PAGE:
Before I moved over to the US, I did lots of research — how to get a driving license, how to quickly improve my credit score, what to call a pavement/lift/boot/bonnet, how to open a bank account, where the nearest supermarkets were, etc., etc.
One other thing I found on my research was something called Culture Shock, “a feeling of disorientation experienced by someone who is suddenly subjected to an unfamiliar culture.” This seems to happen in 4 phases:
- Honeymoon – Everything seems new and exciting, with lots of possibilities.
- Negotiation – The initial excitement wears off and even the simplest task can prove hard and frustrating.
- Adjustment – The differences and changes have been taken onboard, and routines have been developed.
- Mastery – You are able to participate fully and comfortably in the new culture.
Having been here for 20 months, I’ve moved through the first two and am in the adjustment phase. Knowing that there were these phases made it easier to cope. Read more on The 4 Phases of Project and Culture Shock…
I recently attended the CAST testing conference in Madison, WI and was really glad that I went. While driving there I was nervous, as I am shy and an introvert — but I also know that a lot of the value you can get out of a conference is talking with the people there. I did not want to be this guy, sitting in a hotel room and missing out on the interactions with the other attendees.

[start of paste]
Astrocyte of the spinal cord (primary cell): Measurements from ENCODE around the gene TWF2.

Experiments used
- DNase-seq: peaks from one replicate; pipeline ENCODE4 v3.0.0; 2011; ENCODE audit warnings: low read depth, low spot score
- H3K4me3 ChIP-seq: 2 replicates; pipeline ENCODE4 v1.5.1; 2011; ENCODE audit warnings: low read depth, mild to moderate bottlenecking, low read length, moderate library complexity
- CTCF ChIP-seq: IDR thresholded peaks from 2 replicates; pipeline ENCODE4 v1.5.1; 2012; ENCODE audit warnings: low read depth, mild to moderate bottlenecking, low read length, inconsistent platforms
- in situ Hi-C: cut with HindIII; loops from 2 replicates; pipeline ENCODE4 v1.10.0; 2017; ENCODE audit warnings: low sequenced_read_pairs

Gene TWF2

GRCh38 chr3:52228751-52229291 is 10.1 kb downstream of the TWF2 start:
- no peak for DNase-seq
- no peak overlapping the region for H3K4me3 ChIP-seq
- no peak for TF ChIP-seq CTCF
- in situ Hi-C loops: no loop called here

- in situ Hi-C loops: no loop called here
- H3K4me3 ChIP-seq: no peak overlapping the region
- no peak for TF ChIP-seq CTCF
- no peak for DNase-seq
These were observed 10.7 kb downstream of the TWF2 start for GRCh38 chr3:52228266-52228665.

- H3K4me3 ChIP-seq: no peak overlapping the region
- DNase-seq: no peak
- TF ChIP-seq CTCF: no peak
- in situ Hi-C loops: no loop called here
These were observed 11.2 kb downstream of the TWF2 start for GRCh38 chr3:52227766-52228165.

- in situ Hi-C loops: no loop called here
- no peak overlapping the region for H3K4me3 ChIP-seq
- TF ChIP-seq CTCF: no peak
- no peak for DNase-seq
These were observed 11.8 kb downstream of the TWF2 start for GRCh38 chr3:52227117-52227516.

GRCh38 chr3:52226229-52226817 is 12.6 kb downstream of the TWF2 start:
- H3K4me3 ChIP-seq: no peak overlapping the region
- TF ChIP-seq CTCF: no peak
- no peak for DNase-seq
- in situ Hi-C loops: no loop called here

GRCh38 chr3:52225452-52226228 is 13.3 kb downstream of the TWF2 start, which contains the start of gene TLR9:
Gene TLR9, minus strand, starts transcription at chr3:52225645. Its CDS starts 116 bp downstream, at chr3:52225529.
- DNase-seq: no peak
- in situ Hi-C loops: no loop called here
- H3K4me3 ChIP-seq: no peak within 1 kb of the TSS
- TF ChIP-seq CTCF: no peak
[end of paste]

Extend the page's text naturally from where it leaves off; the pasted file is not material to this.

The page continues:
So what did I do to make sure I got more from the conference than just listening to the speakers? Here are 3 tips:
1. Be Active Online
For introverts/shy people, the internet can be a much easier way of meeting people than having to go up and talk to them. Once you’ve made contacts online, then meeting them in person at a conference is easier. And if they happen to be an extrovert or more comfortable socially, they will often come up to you and start the conversation. At one session that I attended, I knew 21 out of the 26 people there through Twitter, and it was like meeting friends rather than a room full of strangers. Read more on 3 Tips for Overcoming Shyness at Conferences…
I’ve not regretted my move into testing; it’s been fun and challenging and continues to be so. I’ve also received a lot of advice and encouragement from the test community, both online and offline. So when the opportunity arose to give something back, I took it.
Read more on Becoming a Software Testing Mentor for Per Scholas…
Last month I went to Madison, WI for the CAST 2103 test conference. It was a great conference at a cool venue with good topics and speakers and an audience from all around the world.